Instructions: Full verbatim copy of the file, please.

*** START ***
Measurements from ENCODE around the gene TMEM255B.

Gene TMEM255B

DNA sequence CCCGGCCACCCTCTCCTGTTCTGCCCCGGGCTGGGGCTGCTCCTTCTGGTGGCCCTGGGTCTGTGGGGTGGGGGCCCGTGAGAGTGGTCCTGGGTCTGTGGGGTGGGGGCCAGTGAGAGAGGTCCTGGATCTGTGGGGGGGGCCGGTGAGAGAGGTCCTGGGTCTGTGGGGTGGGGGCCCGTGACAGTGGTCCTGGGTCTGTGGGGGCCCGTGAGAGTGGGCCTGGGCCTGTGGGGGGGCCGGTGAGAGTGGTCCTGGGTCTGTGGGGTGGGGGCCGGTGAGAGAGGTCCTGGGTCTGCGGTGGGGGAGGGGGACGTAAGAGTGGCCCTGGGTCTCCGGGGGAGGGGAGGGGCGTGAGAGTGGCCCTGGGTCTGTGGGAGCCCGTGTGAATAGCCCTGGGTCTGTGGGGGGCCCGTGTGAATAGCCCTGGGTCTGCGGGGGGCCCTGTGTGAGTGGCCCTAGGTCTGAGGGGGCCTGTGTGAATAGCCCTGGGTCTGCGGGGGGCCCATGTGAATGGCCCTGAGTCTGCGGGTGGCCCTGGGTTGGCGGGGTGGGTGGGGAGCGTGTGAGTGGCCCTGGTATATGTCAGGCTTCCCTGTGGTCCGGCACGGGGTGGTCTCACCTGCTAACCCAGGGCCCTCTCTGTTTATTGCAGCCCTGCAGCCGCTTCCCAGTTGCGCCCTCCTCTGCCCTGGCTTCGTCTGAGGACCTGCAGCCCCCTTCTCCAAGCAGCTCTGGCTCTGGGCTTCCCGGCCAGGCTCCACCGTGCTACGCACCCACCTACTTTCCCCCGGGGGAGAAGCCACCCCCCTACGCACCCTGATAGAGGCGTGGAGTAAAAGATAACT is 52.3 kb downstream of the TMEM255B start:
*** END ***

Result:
Measurements from ENCODE around the gene TMEM255B.

Gene TMEM255B

DNA sequence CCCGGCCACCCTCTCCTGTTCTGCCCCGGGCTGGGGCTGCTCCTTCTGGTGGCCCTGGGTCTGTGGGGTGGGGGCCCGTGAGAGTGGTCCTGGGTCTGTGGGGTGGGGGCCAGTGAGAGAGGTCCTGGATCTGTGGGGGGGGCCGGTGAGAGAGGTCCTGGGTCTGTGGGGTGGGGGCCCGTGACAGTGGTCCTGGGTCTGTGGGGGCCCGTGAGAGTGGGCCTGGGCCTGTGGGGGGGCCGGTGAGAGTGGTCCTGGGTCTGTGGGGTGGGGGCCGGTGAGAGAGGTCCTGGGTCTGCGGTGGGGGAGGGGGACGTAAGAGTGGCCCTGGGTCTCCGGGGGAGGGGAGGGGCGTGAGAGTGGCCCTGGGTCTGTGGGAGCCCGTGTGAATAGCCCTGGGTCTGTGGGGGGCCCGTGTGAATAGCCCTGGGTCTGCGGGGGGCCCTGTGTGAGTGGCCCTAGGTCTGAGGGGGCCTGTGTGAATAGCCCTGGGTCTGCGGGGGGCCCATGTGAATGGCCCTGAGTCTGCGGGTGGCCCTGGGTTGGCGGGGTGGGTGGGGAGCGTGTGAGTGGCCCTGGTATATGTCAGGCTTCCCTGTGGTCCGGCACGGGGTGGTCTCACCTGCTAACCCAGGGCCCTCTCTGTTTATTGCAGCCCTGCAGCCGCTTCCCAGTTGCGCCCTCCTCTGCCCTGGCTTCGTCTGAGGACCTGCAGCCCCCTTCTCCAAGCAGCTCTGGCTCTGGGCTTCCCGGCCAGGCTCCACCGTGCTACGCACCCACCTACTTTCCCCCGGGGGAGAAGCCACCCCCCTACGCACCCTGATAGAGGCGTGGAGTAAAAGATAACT is 52.3 kb downstream of the TMEM255B start: